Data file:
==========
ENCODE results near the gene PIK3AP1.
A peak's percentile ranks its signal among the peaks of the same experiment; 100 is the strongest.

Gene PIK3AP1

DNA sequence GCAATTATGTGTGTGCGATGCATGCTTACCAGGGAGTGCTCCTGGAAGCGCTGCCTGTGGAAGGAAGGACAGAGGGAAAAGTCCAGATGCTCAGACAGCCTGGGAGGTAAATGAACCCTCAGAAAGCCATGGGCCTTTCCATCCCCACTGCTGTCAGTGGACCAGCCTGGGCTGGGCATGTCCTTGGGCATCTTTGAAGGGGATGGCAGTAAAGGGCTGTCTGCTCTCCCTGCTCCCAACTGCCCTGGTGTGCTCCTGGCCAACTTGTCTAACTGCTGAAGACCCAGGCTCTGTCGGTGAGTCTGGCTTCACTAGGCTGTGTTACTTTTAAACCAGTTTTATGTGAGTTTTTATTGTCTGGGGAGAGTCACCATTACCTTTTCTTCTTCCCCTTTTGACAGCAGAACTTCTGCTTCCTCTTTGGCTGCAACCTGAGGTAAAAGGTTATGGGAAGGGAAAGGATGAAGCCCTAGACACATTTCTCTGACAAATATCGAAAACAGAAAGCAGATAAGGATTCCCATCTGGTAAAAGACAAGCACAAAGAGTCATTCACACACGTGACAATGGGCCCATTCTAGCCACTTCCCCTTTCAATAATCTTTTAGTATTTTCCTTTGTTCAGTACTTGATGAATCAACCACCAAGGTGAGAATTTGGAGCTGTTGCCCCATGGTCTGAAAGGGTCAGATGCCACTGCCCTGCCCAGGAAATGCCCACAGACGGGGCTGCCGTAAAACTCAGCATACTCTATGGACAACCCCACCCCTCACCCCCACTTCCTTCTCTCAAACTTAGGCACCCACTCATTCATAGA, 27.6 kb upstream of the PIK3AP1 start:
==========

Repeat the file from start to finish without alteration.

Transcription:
ENCODE results near the gene PIK3AP1.
A peak's percentile ranks its signal among the peaks of the same experiment; 100 is the strongest.

Gene PIK3AP1

DNA sequence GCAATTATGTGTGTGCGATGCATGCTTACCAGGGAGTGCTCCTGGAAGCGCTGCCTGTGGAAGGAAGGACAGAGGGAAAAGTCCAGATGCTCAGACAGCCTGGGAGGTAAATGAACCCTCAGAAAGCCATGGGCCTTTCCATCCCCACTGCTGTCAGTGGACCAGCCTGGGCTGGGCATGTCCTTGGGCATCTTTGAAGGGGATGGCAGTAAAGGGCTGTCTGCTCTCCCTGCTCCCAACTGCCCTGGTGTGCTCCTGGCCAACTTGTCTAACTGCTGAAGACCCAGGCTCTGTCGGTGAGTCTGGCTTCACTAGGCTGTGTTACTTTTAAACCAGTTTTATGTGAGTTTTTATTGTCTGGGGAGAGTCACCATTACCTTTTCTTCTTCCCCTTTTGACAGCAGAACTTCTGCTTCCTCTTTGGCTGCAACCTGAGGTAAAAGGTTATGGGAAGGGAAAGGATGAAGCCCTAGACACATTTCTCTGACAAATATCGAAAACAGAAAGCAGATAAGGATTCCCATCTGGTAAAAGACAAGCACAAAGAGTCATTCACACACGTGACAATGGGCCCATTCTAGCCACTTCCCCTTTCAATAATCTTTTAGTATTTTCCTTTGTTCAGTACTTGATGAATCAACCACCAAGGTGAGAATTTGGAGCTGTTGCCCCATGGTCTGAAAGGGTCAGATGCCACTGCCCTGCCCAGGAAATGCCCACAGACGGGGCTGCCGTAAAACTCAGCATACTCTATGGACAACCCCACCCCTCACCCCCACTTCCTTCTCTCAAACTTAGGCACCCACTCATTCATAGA, 27.6 kb upstream of the PIK3AP1 start: